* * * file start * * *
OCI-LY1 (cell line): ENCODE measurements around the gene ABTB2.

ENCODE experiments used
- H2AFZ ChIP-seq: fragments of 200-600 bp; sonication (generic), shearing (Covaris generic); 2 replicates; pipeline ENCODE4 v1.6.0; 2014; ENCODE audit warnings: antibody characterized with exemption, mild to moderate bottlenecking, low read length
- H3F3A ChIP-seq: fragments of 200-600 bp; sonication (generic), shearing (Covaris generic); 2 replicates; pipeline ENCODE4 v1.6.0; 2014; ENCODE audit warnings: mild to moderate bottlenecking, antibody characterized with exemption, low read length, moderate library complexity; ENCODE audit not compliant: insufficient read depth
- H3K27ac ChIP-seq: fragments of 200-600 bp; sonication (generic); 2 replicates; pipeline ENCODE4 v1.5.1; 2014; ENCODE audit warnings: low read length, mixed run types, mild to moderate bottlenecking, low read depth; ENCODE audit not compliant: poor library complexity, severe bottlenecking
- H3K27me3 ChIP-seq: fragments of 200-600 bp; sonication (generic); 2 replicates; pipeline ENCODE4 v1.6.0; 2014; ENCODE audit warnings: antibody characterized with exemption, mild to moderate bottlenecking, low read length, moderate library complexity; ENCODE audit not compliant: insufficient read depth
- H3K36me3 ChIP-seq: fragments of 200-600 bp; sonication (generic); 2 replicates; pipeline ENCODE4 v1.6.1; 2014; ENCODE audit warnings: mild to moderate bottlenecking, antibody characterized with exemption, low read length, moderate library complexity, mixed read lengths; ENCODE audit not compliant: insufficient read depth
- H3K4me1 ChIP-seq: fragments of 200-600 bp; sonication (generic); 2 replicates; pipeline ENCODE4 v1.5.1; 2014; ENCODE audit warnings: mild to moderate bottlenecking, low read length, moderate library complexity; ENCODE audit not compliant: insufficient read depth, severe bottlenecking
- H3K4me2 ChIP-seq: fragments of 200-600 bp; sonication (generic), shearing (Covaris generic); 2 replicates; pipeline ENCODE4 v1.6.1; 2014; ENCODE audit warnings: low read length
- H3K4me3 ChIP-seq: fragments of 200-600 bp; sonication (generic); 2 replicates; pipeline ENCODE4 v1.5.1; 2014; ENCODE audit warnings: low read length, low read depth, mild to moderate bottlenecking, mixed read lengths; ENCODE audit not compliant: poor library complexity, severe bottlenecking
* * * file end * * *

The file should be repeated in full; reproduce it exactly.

OCI-LY1 (cell line): ENCODE measurements around the gene ABTB2.

ENCODE experiments used
- H2AFZ ChIP-seq: fragments of 200-600 bp; sonication (generic), shearing (Covaris generic); 2 replicates; pipeline ENCODE4 v1.6.0; 2014; ENCODE audit warnings: antibody characterized with exemption, mild to moderate bottlenecking, low read length
- H3F3A ChIP-seq: fragments of 200-600 bp; sonication (generic), shearing (Covaris generic); 2 replicates; pipeline ENCODE4 v1.6.0; 2014; ENCODE audit warnings: mild to moderate bottlenecking, antibody characterized with exemption, low read length, moderate library complexity; ENCODE audit not compliant: insufficient read depth
- H3K27ac ChIP-seq: fragments of 200-600 bp; sonication (generic); 2 replicates; pipeline ENCODE4 v1.5.1; 2014; ENCODE audit warnings: low read length, mixed run types, mild to moderate bottlenecking, low read depth; ENCODE audit not compliant: poor library complexity, severe bottlenecking
- H3K27me3 ChIP-seq: fragments of 200-600 bp; sonication (generic); 2 replicates; pipeline ENCODE4 v1.6.0; 2014; ENCODE audit warnings: antibody characterized with exemption, mild to moderate bottlenecking, low read length, moderate library complexity; ENCODE audit not compliant: insufficient read depth
- H3K36me3 ChIP-seq: fragments of 200-600 bp; sonication (generic); 2 replicates; pipeline ENCODE4 v1.6.1; 2014; ENCODE audit warnings: mild to moderate bottlenecking, antibody characterized with exemption, low read length, moderate library complexity, mixed read lengths; ENCODE audit not compliant: insufficient read depth
- H3K4me1 ChIP-seq: fragments of 200-600 bp; sonication (generic); 2 replicates; pipeline ENCODE4 v1.5.1; 2014; ENCODE audit warnings: mild to moderate bottlenecking, low read length, moderate library complexity; ENCODE audit not compliant: insufficient read depth, severe bottlenecking
- H3K4me2 ChIP-seq: fragments of 200-600 bp; sonication (generic), shearing (Covaris generic); 2 replicates; pipeline ENCODE4 v1.6.1; 2014; ENCODE audit warnings: low read length
- H3K4me3 ChIP-seq: fragments of 200-600 bp; sonication (generic); 2 replicates; pipeline ENCODE4 v1.5.1; 2014; ENCODE audit warnings: low read length, low read depth, mild to moderate bottlenecking, mixed read lengths; ENCODE audit not compliant: poor library complexity, severe bottlenecking